Remembering Ossie and Bubba

Last Friday the great actor Ossie Davis passed away at age 87. His accomplishments as a civil rights activist rivaled his considerable success as a performer and filmmaker.

Ossie Davis was a figure in the Harlem Renaissance and a personal friend of both Martin Luther King and Malcolm X. In fact, he eulogized both men at their respective funerals and along with his wife, actress Ruby Dee, he helped organize the March on Washington in 1963. Davis was one of the first Black men in Hollywood to step behind the camera and he directed a number of ground-breaking feature films in the 1970s, most notably COTTON COMES TO HARLEM which played a major role in spawning the blaxploitation movies of that decade. In his later years, Davis frequently collaborated with Spike Lee performing in such films as DO THE RIGHT THING, MALCOLM X, and GET ON THE BUS. Ossie Davis was an actor of considerable talent, wit, and charisma and as NPR critic Elvis Mitchell observed, had he been born 40 years later, when his activism would have been more palatable to mainstream America, he likely would have achieved the same renown that Will Smith and Denzel Washington enjoy today.

One of my favorite Ossie Davis performances is his work in BUBBA HO-TEP where his comedic talent is on full display. It’s a silly film and it feels almost irreverent to recommend it on the occasion of Ossie Davis’s passing, but I will anyway, because I like it, and I think it actually has something to say about how the elderly are treated in this country. It’s fitting perhaps, because Ossie Davis never stopped working and enjoyed much of his success later in life. At the time he died he was in the middle of production on a film.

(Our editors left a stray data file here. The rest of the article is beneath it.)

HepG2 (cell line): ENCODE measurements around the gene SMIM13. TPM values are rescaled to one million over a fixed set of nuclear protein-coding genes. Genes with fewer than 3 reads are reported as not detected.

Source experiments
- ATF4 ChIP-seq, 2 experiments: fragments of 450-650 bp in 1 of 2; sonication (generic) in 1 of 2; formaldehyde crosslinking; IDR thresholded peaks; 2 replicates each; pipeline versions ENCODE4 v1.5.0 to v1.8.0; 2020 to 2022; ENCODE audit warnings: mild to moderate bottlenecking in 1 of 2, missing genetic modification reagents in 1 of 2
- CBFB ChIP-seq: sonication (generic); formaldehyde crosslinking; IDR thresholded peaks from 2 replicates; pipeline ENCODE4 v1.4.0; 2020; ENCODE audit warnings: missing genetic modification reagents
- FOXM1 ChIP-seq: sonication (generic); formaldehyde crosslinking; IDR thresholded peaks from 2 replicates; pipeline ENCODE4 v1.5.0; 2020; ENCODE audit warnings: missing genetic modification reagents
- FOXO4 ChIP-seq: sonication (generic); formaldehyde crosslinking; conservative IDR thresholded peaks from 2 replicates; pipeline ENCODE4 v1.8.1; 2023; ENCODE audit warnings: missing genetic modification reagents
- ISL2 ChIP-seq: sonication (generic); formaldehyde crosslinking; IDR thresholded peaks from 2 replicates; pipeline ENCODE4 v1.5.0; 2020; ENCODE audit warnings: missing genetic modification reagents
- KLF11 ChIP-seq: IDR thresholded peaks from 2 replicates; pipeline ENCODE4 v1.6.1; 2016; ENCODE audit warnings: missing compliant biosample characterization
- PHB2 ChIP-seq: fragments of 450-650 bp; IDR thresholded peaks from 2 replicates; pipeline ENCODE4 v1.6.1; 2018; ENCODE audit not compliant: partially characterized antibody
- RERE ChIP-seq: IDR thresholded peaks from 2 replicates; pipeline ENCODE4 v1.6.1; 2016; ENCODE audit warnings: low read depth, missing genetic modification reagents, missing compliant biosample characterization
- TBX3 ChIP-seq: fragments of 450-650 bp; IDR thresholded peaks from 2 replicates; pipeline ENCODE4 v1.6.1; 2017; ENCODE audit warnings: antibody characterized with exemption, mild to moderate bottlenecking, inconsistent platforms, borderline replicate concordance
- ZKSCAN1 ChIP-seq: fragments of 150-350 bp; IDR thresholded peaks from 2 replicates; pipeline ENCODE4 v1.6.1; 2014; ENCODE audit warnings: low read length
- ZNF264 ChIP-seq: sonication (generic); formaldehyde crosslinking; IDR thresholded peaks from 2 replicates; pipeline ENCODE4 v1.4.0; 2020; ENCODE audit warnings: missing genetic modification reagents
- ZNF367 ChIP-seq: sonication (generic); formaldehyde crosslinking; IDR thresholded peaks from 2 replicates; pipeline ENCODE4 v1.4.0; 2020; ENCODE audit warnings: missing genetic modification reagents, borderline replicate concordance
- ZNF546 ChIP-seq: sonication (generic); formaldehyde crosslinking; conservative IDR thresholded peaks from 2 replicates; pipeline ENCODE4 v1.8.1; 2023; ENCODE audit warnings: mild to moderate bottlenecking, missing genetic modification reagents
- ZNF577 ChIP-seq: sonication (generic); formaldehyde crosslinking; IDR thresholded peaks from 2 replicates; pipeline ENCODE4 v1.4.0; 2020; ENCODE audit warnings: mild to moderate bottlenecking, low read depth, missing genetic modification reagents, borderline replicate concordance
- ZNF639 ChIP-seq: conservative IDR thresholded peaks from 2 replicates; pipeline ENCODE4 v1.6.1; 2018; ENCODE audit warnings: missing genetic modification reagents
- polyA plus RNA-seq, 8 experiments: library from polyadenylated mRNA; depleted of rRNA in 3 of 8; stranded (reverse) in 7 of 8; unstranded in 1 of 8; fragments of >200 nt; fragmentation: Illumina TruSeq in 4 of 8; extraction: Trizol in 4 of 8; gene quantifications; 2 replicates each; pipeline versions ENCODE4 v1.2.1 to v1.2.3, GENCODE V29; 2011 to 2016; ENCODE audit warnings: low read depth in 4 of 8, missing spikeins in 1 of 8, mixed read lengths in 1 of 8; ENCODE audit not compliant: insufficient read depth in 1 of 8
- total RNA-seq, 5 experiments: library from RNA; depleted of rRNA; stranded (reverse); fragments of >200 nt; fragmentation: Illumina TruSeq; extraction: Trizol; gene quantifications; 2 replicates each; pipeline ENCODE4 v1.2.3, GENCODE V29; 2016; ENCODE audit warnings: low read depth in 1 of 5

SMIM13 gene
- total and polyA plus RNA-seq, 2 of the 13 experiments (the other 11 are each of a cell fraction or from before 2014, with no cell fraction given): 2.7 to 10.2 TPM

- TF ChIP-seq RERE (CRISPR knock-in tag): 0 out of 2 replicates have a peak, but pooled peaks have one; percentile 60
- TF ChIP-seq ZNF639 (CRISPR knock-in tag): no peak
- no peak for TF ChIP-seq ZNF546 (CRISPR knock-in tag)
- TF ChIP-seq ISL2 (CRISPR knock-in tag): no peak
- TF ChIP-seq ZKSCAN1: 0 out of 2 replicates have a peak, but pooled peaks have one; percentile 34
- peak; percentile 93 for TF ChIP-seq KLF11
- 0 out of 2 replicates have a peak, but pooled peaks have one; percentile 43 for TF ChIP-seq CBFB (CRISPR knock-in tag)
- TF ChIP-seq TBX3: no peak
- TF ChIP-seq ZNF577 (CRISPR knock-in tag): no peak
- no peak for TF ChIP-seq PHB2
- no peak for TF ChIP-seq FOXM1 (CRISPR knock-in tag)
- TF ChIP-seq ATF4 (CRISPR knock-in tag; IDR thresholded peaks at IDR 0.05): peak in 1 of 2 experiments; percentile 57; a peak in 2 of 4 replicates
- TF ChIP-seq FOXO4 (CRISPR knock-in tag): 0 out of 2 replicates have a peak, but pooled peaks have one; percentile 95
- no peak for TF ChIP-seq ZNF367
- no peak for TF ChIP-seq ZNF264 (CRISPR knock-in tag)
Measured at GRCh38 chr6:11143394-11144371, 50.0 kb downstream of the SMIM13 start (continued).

BUBBA HO-TEP is a tall tale, told Texas-style, about an evil mummy (Bubba) who terrorizes the residents of a nursing home. What the mummy doesn’t know is that Elvis Presley and John F. Kennedy happen to be living there—and the King and JFK decide to team up and kick the mummy’s butt. Ossie Davis plays John F. Kennedy and the inimitable Bruce Campbell plays the King. If you’re wondering how a Black man can convincingly play JFK, see the movie, Ossie Davis had me believing. It’s crude, but fun, and the DVD has a great audio commentary track where the King himself comments on the picture between munching popcorn and sipping soda. If you’re inclined, take a look, and pay your respect to Ossie Davis with your laughter.


7 thoughts on “Remembering Ossie and Bubba

  1. Good tribute, Brian. Davis’ role in Do The Right Thing was unforgettable. He was a vibrant, talented man. I’d been looking for a reason to check out Bubba Ho-Tep.

  2. Bubba Ho Tep was a surprisingly good film, although it honestly either needed the script kicked up a little or to be trimed down by about 20 minutes.

  3. I had never heard of Ossie Davis until I read your post. Do we really live in the same house? When did you watch these movies?

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